Beckett’s philosophy is therefore not about the moreness of reality, but its lessness. He reduces reality to meaninglessness and nihilism. 

 There is then in Beckett no higher spiritual perspective, but only what science had revealed by the middle of the twentieth century - that we are living in a “cold, empty, dark world.”

 And so, Waiting for Godot is a play about nothing

 In the play’s first act, nothing happens. In the second, it’s more of the same - nothing happens again.

 Nothing happens twice. 

 Now in response to the play, philosopher, Professor Peter Kreeft, says that among his students there are three typical reactions.

 For one group of students the play is "stupid and silly.” These are the ones, says Kreeft, "who can’t even raise the question of Logos or Logolessness, of whether there is meaning or not." The question does not concern them. These are the indifferent students, who with an uncomprehending shrug of the shoulders, ignore such serious questions. These do not discern what is at stake. They do not care.      

 A second group find the play "profoundly disturbing.” These are the students who are already, says Kreeft, “close to nihilism,” that is, to meaninglessness and who, given time, will find that their skepticism will end to nihilism. They dislike the play because it hits too close to home. It shows them, says, Kreeft, "how unhappy they are.” (Peter Kreeft, The Platonic Tradition, Understanding Plato’s Impact Through the Ages - The Modern Scholar, chapter 14.)

 The third reaction is laughter, which comes, says Kreeft, from the Platonists,  whose experience is of a light filled reality beyond the cave. 

 In the light of which it becomes laughable to insist that this world is all there is. 

 The laughter rings out from those who see through it to a greater glory. As Malcolm Muggeridge once wrote: “Animistic savages prostrating themselves before a painted stone have always seemed to me to be nearer the truth than a Bertrand Russell.”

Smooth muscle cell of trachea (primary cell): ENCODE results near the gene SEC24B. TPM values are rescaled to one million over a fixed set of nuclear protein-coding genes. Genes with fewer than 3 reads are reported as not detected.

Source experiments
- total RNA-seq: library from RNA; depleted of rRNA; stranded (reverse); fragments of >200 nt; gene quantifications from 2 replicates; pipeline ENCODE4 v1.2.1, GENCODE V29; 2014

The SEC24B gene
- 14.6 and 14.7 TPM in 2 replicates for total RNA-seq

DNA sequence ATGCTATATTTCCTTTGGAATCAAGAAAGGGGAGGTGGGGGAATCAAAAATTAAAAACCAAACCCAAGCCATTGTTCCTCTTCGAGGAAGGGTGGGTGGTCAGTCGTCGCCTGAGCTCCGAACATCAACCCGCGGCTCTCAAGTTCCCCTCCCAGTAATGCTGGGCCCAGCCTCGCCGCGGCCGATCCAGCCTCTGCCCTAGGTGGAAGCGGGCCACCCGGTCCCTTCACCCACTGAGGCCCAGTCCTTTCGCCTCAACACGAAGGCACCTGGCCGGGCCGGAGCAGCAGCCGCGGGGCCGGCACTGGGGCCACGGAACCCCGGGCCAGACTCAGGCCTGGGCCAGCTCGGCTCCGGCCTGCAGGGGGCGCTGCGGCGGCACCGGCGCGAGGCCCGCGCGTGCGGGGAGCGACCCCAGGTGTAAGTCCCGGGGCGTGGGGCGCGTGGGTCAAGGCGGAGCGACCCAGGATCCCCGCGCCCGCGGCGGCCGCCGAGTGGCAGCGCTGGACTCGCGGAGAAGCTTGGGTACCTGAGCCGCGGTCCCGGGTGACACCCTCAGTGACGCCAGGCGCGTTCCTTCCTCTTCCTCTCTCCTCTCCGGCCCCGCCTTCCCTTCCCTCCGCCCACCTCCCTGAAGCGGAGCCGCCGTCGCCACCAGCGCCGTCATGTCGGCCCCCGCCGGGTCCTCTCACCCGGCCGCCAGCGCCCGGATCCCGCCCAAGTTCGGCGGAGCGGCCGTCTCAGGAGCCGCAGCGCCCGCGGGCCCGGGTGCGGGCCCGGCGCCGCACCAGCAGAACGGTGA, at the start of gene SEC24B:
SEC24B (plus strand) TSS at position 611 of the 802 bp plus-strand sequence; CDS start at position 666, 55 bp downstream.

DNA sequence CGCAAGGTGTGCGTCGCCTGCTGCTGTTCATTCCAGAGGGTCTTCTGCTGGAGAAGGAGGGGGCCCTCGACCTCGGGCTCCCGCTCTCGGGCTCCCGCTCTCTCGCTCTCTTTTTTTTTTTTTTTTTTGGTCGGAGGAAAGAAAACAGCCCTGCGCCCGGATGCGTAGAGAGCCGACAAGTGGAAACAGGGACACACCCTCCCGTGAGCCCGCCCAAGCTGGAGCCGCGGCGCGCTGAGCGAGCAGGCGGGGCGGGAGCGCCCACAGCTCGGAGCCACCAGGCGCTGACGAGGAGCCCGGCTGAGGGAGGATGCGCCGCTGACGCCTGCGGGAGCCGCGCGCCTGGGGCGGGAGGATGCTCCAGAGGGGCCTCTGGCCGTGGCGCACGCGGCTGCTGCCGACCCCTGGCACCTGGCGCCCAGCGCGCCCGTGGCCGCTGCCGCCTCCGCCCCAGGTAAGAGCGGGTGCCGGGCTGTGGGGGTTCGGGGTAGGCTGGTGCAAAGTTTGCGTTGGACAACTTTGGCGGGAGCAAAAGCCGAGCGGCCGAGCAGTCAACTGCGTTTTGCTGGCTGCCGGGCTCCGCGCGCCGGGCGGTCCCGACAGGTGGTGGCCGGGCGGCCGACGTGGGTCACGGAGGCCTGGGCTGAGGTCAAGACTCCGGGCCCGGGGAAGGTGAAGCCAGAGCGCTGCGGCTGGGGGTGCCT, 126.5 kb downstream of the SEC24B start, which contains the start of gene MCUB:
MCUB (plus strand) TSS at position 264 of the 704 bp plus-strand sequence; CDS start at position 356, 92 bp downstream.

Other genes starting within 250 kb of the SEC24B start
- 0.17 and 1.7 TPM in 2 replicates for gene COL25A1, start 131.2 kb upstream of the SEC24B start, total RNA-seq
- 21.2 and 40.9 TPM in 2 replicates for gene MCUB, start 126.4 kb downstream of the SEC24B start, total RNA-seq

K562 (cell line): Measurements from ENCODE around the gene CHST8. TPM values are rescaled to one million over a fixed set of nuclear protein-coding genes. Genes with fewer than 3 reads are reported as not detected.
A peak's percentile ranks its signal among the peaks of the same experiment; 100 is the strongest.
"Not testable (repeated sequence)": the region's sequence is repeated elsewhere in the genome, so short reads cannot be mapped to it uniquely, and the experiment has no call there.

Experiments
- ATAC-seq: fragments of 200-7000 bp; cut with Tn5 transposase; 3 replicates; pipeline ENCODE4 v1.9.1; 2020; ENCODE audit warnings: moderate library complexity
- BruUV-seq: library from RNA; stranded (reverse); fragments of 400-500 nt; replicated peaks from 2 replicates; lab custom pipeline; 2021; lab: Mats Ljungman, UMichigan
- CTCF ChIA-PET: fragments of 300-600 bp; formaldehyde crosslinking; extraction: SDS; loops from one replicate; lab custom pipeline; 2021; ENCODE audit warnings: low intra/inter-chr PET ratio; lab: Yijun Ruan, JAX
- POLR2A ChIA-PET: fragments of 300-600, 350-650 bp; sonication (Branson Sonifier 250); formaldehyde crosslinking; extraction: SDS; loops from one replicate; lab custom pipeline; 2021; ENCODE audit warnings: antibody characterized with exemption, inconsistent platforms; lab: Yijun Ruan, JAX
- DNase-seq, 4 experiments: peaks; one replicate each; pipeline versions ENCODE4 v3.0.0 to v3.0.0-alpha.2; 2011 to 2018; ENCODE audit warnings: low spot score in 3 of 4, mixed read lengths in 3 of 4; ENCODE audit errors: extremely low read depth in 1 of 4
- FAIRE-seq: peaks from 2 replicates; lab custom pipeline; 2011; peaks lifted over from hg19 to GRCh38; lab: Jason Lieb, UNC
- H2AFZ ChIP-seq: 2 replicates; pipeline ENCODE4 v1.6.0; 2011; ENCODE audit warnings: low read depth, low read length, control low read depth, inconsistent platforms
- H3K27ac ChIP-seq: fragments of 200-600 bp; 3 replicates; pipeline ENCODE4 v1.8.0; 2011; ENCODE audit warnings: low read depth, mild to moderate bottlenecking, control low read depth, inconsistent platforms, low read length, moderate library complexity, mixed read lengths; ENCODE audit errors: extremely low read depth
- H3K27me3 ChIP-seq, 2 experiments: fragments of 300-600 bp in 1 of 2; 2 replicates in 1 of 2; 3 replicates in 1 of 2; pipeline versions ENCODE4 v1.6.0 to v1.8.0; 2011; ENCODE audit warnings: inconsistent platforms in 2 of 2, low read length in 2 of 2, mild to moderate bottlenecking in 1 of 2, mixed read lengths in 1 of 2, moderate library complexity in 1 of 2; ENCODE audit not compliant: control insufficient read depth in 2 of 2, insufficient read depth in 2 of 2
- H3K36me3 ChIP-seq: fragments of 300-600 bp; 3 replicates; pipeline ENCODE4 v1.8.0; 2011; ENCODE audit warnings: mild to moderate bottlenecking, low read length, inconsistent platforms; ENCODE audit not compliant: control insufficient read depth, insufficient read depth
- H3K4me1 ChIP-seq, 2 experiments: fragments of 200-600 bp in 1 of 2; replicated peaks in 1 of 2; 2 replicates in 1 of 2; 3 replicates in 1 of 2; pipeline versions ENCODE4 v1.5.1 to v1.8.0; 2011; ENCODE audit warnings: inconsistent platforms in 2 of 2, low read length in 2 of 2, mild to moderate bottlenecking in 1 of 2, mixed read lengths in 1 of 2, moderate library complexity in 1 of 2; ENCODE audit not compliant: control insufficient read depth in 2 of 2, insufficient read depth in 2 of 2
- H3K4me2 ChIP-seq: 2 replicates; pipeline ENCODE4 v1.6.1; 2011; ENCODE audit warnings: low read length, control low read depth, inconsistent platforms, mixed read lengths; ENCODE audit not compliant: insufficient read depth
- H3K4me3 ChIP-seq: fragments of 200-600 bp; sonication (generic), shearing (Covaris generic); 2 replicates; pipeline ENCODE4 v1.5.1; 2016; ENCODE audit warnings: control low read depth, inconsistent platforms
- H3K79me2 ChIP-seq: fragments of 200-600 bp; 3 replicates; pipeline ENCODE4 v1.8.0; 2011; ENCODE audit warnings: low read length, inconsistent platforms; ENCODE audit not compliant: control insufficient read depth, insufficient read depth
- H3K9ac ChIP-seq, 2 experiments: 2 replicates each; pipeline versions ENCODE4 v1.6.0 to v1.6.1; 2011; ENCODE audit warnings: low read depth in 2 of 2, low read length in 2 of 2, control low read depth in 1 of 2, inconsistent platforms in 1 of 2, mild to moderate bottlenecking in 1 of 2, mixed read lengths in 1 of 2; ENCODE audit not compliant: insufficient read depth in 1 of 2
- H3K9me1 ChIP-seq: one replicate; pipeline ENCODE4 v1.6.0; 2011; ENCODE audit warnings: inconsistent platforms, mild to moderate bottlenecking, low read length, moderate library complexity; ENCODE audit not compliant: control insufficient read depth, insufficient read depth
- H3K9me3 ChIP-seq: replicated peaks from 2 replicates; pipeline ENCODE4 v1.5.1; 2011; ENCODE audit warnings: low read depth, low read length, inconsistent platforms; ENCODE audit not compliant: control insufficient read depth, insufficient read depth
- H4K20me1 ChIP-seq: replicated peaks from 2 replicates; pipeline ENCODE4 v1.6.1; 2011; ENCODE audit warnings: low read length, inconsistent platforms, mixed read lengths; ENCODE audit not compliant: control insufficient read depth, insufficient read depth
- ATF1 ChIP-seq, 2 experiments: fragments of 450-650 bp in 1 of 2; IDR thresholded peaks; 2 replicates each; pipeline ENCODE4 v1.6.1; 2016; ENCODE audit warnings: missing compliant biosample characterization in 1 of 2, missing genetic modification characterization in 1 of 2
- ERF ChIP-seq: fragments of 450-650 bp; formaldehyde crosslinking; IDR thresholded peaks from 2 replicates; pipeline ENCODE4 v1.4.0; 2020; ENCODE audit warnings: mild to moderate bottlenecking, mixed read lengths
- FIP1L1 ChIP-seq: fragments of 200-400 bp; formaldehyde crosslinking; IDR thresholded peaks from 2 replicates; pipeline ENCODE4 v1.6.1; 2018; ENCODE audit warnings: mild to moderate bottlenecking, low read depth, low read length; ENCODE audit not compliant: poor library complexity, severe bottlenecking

Think of “pigs”, he says, "in a crowded sty, jostling and shoving to bury their snouts in the trough; until one of them momentarily lifts his snout upwards in the air, and in so doing expressing the hope of all enlightenment to come; breaking off from his guzzling to point with his lifted snout to where the angels and archangels gather round God's throne.”

 The pig who stops guzzling and points his snout heavenwards knows more than the modern cynic.  

 As anyone does who sees through the world to its heart. Muggeridge continues: "I’ve always had the feeling, from my earliest memories, that somehow, somewhere, there was another dimension of reality. 

 I feel as though all my life I’ve been looking for an alternative scene; for the face beneath the wax,

  the light beyond the arc lights,

    time beyond the ticking of the clocks,

      a vista beyond the furthermost reach of mortal eyes even when magnified to thousands of light years,

        - for a destiny beyond history." (Malcolm Muggeridge, A Twentieth Century Testimony)

 And therefore my ability to laugh increases to the degree that I intuit and live in that fullness of reality beyond the cave.

 As Kierkegaard exclaimed: “Humor is the joy which has overcome the world.” (Peter L Berger, Redeeming Laughter, p. 199)

 Where Joy Shall Reign, by Escape by Night